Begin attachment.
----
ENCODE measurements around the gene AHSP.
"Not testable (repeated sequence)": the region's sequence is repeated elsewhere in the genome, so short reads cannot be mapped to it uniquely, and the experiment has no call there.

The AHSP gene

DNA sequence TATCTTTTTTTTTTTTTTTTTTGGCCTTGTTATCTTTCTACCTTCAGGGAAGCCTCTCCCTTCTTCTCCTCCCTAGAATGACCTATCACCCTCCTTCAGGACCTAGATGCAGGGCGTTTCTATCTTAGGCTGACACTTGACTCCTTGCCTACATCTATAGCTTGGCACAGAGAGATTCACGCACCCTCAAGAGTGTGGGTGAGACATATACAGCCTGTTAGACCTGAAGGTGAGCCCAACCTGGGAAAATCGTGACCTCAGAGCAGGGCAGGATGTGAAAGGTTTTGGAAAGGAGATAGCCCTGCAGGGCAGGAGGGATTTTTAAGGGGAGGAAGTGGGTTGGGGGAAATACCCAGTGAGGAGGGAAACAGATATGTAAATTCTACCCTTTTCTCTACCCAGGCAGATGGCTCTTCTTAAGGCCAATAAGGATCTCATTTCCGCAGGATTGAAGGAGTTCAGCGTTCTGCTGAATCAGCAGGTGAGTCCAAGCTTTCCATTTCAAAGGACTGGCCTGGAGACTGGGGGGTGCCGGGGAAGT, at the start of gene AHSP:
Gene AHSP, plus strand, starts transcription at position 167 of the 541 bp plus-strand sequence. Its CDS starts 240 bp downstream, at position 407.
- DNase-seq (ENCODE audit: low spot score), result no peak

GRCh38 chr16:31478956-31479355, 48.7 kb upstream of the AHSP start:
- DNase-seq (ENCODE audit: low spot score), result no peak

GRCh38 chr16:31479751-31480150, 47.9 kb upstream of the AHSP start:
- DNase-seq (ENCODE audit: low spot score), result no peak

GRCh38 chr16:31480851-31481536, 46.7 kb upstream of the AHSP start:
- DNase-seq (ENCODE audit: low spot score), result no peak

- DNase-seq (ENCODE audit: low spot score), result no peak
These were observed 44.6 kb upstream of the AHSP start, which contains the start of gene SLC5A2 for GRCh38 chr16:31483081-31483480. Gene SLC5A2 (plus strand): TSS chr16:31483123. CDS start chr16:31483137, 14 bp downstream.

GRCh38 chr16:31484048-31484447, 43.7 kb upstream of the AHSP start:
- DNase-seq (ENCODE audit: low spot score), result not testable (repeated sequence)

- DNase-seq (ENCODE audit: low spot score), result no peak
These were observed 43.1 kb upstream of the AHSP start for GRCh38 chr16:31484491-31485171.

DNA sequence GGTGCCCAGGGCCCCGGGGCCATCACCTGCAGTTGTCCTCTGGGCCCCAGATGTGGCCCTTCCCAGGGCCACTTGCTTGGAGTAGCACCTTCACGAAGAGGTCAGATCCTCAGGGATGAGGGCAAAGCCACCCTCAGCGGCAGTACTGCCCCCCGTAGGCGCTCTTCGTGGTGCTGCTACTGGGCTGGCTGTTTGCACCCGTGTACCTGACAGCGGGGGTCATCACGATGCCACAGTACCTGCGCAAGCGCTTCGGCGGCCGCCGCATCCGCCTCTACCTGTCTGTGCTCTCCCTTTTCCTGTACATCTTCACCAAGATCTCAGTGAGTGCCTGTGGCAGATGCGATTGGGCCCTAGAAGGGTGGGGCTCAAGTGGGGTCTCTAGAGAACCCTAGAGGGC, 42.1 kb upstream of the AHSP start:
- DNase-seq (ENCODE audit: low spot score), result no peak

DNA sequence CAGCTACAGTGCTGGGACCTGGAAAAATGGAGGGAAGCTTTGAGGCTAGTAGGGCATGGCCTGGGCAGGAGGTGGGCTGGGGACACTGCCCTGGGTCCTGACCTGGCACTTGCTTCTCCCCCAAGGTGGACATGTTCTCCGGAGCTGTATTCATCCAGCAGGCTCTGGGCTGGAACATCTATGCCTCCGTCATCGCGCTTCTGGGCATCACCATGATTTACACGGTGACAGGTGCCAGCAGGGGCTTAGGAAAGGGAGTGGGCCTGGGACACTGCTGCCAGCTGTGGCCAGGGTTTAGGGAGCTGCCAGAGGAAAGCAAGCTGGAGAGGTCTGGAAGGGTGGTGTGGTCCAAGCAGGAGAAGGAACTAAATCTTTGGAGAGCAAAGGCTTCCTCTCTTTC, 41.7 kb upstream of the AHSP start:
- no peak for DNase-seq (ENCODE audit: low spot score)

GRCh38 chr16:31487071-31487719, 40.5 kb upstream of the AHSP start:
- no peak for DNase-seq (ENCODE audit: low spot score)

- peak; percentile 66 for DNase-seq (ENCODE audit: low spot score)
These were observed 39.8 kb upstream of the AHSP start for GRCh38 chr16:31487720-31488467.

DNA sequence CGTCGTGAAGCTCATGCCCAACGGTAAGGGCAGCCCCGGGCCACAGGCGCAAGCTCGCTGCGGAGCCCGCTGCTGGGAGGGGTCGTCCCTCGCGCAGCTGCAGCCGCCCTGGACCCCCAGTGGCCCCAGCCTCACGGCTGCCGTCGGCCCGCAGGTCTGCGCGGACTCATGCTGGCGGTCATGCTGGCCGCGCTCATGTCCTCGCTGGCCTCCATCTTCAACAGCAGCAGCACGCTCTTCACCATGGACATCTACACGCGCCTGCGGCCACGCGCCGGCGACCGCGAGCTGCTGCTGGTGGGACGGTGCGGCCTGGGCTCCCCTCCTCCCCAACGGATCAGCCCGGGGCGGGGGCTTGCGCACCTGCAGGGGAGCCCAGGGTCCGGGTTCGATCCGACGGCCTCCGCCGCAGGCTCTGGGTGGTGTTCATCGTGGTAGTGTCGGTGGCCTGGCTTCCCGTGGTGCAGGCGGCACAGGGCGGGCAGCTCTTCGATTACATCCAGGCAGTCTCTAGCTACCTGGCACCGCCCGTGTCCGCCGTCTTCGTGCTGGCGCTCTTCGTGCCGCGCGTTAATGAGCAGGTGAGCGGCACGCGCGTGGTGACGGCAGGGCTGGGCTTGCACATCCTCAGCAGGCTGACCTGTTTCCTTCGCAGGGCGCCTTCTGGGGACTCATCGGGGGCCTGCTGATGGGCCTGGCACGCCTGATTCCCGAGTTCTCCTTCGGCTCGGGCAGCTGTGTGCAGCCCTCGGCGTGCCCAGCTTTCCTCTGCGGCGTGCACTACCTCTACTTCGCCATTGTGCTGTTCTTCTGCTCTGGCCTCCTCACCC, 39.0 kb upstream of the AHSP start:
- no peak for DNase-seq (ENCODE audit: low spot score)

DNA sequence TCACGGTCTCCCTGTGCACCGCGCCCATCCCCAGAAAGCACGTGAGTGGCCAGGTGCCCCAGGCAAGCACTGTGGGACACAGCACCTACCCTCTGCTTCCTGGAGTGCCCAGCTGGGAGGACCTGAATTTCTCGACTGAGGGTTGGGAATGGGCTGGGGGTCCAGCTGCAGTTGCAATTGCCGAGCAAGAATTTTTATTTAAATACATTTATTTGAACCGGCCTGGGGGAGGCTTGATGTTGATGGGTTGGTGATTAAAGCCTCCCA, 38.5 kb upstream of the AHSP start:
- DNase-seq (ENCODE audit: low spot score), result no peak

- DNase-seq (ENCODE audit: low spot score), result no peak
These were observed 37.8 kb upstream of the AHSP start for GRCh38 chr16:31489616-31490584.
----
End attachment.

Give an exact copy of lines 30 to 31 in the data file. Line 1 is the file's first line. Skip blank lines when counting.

- DNase-seq (ENCODE audit: low spot score), result no peak

- DNase-seq (ENCODE audit: low spot score), result no peak